Osteoarthritis (OA) is a chronic osteoarthropathy characterized by the progressive degeneration of articular cartilage and synovial inflammation. Early OA clinical treatments involve intra-articular injection of glucocorticoids, oral acetaminophen and non-steroidal anti-inflammatory drugs (NSAIDs), which are used for anti-inflammation and pain relief. However, long-term use of these agents will lead to inevitable side effects, even aggravate cartilage loss. At present, there are no disease-modifying OA drugs (DMOADs) yet approved by regulatory agencies. Polarization regulation of synovial macrophages is a new target for OA treatment. Inhibiting M1 polarization and promoting M2 polarization of synovial macrophages can alleviate synovial inflammation, relieve joint pain and inhibit articular cartilage degradation, which is a promising strategy for OA treatment. In this study, we describe the molecular mechanisms of macrophage polarization and its key role in the development of OA. Subsequently, we summarize the latest progress of strategies for OA treatment through macrophage reprogramming, including small molecule compounds (conventional western medicine and synthetic compounds, monomer compounds of traditional Chinese medicine), biomacromolecules, metal/metal oxides, cells, and cell derivatives, and interprets the molecular mechanisms, hoping to provide some information for DMOADs development.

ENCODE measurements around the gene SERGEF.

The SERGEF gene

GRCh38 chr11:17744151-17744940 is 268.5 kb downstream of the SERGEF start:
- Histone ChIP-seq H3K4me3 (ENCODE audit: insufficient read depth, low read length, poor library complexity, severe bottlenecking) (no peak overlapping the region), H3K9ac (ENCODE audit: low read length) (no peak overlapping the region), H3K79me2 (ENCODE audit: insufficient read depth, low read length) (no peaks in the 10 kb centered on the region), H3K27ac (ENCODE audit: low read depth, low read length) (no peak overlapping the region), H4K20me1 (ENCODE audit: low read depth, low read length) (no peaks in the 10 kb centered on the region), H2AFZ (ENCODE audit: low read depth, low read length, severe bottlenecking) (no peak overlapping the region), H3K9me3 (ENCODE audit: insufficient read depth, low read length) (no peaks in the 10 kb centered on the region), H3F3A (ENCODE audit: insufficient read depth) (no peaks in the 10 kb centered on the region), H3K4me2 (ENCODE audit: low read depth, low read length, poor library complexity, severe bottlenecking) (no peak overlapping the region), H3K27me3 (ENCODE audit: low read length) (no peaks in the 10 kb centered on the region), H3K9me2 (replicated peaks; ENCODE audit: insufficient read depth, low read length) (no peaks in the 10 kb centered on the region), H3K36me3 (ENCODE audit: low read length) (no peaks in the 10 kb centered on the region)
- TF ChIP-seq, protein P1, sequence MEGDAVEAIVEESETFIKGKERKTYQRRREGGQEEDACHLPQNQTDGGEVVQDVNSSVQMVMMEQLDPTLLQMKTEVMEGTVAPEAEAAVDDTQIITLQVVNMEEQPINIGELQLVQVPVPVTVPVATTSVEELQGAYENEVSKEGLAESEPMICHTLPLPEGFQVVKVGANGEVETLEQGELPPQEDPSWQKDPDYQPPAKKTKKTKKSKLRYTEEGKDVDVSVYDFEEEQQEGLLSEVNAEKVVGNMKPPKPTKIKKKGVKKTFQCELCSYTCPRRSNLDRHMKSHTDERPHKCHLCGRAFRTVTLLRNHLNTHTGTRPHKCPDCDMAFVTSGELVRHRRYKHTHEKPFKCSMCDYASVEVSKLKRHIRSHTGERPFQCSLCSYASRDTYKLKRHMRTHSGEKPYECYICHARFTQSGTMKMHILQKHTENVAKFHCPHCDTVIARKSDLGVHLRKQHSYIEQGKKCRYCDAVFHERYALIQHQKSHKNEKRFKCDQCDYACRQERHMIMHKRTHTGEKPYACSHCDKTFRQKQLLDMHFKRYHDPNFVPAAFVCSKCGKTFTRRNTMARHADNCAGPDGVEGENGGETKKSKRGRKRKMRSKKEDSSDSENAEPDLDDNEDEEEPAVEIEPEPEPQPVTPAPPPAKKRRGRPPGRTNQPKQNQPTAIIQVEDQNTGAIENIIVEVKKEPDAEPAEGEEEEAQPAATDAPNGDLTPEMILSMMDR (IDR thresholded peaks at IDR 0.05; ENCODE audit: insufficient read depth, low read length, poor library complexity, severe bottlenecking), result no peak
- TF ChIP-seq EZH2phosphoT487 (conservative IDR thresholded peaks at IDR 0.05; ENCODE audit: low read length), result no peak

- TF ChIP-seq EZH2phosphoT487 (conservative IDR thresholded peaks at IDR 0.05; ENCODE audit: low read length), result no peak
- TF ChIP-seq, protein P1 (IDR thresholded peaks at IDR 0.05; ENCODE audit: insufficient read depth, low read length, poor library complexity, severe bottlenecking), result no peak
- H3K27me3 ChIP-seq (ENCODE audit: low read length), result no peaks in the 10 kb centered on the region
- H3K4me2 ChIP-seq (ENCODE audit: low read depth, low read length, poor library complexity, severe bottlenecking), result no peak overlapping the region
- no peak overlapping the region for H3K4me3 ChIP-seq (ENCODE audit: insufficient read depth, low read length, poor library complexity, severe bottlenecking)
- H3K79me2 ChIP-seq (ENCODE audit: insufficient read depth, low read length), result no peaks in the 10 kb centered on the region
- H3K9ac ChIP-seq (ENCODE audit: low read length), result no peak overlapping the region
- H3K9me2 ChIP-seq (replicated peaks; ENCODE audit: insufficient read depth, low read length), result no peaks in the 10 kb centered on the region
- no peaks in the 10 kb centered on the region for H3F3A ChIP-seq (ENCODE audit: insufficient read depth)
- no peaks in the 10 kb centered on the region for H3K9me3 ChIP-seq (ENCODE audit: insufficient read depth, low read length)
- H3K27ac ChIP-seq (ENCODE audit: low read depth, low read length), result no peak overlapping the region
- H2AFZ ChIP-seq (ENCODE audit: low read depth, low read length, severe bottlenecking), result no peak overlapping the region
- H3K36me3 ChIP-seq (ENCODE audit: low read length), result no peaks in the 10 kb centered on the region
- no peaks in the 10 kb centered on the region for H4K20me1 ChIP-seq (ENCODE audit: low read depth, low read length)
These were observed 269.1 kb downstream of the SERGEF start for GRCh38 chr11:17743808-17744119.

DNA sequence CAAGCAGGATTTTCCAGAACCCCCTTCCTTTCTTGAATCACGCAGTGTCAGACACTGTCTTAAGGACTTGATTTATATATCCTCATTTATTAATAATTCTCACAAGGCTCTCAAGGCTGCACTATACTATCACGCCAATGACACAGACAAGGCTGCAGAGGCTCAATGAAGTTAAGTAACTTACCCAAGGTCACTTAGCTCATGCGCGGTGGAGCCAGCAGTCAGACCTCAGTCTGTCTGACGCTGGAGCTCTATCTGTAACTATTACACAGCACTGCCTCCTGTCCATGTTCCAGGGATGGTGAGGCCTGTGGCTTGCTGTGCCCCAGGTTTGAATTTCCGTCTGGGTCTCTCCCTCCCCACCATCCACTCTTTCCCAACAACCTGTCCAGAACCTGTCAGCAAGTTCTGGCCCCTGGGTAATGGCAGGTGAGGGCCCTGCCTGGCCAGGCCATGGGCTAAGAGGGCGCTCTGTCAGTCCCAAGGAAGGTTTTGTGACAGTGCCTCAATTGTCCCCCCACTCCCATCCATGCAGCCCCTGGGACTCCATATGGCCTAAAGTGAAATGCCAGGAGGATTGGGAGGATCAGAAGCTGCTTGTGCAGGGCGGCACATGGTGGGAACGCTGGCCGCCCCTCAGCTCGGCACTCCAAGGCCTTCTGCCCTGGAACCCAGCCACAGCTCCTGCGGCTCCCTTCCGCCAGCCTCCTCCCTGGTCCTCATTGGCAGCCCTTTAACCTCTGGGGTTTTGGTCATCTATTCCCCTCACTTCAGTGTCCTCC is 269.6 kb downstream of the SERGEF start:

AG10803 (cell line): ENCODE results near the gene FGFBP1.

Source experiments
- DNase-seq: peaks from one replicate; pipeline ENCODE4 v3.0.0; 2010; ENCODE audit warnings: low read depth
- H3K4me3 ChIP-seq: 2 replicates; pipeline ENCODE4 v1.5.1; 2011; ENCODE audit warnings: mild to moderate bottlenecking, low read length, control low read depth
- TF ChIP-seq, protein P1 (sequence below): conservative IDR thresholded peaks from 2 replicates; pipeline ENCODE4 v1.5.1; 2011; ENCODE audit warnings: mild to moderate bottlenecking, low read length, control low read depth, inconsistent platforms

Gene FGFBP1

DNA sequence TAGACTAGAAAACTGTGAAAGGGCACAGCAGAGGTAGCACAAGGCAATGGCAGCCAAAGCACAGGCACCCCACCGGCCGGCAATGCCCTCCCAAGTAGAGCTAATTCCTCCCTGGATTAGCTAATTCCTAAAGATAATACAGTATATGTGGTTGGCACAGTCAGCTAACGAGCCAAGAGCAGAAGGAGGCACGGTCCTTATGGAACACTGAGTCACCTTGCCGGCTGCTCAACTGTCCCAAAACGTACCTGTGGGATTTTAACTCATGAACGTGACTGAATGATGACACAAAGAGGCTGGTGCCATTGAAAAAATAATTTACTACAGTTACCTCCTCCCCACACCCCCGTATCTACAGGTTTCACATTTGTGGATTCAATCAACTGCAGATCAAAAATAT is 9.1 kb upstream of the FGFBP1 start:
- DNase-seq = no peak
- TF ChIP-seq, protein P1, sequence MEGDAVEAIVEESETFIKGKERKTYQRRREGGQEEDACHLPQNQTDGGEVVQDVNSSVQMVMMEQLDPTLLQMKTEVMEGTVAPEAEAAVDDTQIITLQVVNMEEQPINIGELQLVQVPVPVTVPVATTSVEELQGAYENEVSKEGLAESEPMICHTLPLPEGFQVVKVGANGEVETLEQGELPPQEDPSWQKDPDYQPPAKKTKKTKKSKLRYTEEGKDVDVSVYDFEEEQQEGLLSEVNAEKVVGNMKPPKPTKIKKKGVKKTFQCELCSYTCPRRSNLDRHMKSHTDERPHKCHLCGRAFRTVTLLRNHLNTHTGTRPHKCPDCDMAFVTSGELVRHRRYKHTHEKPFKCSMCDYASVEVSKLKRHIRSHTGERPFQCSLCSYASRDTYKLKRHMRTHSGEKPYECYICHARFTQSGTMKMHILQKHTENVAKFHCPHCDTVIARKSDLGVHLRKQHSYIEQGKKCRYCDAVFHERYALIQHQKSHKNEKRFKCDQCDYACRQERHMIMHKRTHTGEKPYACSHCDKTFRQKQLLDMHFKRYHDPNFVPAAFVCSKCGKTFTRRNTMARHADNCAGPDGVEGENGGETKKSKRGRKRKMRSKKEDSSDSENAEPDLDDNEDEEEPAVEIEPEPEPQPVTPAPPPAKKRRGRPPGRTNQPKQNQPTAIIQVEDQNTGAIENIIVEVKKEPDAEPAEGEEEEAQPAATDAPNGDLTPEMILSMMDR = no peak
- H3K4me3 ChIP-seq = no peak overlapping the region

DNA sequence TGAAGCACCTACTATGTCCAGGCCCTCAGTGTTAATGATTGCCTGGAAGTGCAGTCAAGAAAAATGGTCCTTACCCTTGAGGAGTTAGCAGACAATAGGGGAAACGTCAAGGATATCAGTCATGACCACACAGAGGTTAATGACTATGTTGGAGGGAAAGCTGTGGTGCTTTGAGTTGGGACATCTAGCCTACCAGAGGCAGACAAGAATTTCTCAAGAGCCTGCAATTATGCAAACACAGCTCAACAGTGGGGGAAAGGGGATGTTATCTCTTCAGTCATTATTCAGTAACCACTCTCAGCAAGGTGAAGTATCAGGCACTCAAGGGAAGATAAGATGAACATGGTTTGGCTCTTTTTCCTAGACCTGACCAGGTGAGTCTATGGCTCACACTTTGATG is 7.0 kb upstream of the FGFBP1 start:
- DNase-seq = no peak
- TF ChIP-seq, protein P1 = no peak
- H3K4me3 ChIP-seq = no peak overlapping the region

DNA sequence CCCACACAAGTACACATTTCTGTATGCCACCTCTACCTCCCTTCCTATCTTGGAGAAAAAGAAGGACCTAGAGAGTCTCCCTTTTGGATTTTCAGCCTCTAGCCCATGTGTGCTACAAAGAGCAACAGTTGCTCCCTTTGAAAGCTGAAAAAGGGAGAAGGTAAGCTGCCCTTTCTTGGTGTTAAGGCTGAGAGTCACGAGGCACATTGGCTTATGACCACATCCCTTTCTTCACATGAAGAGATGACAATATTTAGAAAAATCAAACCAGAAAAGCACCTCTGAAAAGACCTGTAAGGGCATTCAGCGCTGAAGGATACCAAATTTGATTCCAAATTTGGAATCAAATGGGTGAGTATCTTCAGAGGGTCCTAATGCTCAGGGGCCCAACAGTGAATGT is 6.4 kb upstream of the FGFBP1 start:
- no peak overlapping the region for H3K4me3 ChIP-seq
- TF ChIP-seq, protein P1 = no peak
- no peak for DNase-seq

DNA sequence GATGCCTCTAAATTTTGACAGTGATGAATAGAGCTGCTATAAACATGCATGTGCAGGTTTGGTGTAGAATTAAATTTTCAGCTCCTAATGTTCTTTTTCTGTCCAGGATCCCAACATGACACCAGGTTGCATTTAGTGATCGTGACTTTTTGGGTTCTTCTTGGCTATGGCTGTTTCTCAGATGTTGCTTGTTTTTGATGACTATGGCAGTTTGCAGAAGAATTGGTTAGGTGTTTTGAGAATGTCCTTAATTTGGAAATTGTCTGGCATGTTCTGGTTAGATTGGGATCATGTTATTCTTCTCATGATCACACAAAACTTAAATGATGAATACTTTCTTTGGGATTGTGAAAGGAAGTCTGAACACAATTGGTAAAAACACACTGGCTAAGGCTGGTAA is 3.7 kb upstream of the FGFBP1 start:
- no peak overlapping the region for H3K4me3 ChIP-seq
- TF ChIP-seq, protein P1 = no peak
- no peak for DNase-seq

Keywords: Disease-modifying OA drugs (DMOADs); Macrophage polarization; Osteoarthritis; Synovitis.
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